People's Democracy

(Weekly Organ of the Communist Party of India (Marxist)


No. 26

June 27, 2010



On the Recommendations of the GoM


N D Jayaprakash


FROM media reports, it appears that the Group of Ministers (GoM) on the Bhopal Gas Tragedy has made the following recommendations: 1. That the Union of India would take necessary steps to seek extradition of accused No.1, Warren Anderson, from the US. We welcome this recommendation. While it is necessary to seek extradition of Warren Anderson, it is equally important to note that he is only one of the several officials of Union Carbide Corporation (UCC), USA, who are directly responsible for creating conditions that led to the Bhopal disaster. The CBI has failed to name the other concerned officials of UCC because even after twenty-five years it has still not completed the necessary investigations in this regard in the US. The CBI has also not carried out a comparative study of the safety systems of the MIC units at the Bhopal and the Institute (West Virginia, USA) plants of UCC for verifying whether UCC had adopted dual safety standards. The Union of India has failed to execute the Letter Rogatory (letter of request) issued by the chief judicial magistrate (CJM), Bhopal, twenty-two years ago on July 6,1988 for the purpose.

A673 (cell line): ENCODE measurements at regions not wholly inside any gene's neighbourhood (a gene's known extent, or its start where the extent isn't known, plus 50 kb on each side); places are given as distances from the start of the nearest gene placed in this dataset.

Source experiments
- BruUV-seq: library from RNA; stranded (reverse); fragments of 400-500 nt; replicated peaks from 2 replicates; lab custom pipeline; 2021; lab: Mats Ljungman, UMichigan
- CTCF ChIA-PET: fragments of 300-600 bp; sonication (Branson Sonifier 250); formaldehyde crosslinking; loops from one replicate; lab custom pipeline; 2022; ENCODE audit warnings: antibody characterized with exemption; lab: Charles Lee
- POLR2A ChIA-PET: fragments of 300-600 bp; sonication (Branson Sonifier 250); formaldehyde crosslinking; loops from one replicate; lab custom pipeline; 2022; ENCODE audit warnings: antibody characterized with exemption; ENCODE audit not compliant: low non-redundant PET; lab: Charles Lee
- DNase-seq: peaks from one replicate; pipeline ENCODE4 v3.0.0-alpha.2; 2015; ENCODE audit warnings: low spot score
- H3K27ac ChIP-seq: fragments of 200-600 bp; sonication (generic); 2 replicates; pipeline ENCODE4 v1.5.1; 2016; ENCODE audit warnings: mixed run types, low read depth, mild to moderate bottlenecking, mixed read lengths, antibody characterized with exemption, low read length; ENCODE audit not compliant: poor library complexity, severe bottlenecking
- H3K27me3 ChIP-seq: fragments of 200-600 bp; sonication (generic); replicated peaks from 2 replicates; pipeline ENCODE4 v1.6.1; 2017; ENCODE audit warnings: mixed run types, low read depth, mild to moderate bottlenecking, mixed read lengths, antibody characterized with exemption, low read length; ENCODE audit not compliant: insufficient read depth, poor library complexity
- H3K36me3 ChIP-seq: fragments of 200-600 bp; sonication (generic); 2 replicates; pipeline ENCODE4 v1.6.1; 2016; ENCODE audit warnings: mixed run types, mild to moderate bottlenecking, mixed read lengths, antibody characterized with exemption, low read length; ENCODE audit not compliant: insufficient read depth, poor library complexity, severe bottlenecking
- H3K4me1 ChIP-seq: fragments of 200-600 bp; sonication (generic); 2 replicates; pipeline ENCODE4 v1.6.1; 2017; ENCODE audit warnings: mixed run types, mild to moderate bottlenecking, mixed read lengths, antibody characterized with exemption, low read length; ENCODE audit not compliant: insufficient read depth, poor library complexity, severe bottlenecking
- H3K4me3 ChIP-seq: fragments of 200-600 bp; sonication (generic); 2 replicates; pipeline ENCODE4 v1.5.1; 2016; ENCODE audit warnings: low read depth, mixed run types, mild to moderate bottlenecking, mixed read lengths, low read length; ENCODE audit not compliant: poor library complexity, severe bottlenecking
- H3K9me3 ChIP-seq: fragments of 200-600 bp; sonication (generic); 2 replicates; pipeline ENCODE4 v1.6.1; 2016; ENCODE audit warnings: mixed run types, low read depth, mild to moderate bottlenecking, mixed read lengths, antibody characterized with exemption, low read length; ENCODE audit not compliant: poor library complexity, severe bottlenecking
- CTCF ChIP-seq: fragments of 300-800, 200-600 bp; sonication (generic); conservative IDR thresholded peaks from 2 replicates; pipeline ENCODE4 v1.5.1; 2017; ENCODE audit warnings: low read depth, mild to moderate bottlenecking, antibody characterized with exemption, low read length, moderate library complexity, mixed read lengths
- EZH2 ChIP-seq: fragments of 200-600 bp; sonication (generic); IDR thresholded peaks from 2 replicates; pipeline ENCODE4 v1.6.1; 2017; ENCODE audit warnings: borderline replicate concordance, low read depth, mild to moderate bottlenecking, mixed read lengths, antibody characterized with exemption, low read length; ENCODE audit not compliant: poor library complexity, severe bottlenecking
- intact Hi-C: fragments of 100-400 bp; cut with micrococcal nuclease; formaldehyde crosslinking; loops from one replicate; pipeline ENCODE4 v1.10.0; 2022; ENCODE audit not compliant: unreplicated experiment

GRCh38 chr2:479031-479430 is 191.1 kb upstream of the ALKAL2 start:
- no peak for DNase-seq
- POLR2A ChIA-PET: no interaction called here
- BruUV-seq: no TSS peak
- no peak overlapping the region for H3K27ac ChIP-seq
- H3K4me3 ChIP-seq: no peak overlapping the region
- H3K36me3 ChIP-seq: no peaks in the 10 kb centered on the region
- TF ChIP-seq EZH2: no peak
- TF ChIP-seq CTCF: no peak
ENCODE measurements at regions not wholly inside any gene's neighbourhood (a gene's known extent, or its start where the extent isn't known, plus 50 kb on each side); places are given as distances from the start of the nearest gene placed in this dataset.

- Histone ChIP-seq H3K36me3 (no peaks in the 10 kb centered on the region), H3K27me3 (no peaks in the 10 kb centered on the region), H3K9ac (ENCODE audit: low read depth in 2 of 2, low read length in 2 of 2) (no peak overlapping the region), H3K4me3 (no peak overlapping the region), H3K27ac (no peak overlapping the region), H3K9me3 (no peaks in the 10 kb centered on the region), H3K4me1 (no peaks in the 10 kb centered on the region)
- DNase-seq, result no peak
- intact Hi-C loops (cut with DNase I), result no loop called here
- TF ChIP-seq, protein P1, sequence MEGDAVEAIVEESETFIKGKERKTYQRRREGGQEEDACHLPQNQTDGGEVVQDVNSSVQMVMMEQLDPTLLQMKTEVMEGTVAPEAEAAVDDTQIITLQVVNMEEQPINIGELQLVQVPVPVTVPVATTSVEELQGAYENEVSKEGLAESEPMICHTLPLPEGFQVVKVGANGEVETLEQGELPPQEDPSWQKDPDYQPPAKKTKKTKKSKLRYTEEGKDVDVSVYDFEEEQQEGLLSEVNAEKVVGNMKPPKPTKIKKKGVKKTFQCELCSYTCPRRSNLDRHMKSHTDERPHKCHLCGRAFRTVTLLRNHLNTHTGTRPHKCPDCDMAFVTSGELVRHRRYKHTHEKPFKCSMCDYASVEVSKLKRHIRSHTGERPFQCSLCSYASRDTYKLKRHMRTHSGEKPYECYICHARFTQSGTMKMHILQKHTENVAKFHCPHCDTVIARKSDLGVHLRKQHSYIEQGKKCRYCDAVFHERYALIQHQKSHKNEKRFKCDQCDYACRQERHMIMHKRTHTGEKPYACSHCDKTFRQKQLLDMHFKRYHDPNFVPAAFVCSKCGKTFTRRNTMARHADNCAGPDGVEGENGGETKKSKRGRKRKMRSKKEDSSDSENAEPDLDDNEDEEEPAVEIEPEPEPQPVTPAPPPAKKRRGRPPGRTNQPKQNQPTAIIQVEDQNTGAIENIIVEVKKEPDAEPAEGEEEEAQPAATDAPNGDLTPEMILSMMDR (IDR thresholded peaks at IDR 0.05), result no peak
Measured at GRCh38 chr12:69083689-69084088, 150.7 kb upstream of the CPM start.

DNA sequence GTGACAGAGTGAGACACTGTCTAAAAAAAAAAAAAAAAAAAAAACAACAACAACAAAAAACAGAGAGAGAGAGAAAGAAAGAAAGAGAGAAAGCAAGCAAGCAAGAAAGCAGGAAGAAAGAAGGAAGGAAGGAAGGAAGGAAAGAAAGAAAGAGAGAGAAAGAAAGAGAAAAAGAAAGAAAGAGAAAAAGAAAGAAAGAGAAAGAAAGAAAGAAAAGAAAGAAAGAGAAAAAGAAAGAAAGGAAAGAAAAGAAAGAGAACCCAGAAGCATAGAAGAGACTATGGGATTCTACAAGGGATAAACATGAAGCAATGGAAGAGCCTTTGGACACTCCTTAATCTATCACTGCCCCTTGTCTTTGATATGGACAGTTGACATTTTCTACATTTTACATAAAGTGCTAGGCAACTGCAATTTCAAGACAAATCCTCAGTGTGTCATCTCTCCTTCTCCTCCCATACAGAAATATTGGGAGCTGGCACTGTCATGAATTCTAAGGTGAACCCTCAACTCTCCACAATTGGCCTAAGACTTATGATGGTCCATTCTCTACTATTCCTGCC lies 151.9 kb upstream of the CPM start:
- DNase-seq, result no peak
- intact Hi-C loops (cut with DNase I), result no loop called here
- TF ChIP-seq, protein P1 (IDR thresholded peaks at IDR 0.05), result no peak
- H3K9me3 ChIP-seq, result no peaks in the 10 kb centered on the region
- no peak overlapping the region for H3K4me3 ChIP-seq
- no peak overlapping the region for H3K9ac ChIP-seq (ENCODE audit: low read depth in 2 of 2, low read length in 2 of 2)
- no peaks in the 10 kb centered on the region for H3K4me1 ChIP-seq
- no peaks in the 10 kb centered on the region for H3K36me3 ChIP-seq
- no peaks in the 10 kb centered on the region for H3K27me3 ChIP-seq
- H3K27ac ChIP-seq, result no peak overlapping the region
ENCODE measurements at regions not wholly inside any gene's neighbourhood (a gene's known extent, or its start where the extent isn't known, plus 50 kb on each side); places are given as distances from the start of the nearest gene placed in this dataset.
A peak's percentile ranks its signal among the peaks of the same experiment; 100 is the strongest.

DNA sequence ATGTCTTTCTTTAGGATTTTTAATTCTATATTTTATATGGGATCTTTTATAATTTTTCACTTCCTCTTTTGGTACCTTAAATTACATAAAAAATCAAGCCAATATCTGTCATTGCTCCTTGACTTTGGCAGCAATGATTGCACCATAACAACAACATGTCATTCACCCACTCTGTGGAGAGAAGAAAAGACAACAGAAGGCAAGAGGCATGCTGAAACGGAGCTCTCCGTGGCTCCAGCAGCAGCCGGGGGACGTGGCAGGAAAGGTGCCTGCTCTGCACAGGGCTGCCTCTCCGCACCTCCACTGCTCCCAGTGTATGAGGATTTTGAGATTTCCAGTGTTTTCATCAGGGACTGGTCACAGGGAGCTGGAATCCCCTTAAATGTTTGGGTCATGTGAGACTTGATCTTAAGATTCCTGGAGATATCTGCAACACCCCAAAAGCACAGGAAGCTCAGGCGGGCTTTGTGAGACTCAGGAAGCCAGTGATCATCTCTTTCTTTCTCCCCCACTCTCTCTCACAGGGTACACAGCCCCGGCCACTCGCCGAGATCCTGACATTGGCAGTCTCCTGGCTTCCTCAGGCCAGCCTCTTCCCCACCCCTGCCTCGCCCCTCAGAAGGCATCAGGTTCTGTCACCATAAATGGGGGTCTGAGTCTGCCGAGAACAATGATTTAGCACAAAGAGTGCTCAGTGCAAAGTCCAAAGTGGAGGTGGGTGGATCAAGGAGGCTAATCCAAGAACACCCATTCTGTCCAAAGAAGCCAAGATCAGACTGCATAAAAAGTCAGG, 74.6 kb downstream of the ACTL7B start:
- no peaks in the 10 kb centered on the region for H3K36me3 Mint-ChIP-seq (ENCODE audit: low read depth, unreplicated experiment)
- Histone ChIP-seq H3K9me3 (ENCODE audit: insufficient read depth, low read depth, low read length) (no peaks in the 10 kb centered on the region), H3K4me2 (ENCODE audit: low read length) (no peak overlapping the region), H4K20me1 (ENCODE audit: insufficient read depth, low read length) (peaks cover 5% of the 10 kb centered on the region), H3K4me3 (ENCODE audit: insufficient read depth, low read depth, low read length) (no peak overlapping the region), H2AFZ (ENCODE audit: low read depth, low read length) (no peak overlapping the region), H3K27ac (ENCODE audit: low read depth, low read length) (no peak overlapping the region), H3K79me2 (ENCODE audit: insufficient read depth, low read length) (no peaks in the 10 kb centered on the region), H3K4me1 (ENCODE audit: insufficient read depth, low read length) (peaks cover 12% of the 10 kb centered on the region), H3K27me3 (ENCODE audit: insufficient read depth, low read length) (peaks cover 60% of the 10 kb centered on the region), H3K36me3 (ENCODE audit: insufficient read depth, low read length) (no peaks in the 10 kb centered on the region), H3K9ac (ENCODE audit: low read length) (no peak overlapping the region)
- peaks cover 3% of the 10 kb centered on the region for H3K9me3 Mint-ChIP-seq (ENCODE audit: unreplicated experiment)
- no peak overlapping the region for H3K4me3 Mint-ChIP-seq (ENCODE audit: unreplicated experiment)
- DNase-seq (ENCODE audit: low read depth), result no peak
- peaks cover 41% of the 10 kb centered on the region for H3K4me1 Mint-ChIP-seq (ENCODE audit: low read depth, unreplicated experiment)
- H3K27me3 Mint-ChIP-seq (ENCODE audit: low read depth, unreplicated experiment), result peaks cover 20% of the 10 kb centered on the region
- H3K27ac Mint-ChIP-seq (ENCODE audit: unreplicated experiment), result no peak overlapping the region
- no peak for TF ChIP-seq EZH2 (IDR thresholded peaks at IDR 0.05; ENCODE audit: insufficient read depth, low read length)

2. That the Union of India would file a curative petition against the order of the Supreme Court that reduced charges against accused Union Carbide India Limited (UCIL) and its eight officials from 304 Part-II to 304-A of IPC.  We welcome this recommendation. We presume that the said curative petition is against the order of the Supreme Court dated  March 10, 1997 that dismissed the review petition filed on  November 29, 1996 by the Bhopal Gas Peedith Sangharsh Sahayog Samiti, the Bhopal Gas Peedith Mahila Udyog Sanghathan and the Bhopal Group for Information and Action in Criminal Appeal Nos.1672-1675 of 1996.]


3. That the government of India would ensure that the Indian Council of Medical Research (ICMR) would reopen its Bhopal centre and restart medical research [which the ICMR had abandoned in 1994]. We welcome this recommendation. However, it is equally necessary to enquire into the reasons as to why the ICMR had abandoned such vital research work in 1994.


4. That the government of India would take over the Bhopal Memorial Hospital Trust (BMHT) and that it would institute a probe into its functioning until now. We welcome this recommendation. However, further decisions regarding the functioning of the BMHT should be taken in consultations with representatives of organisations representing the cause of the gas-victims.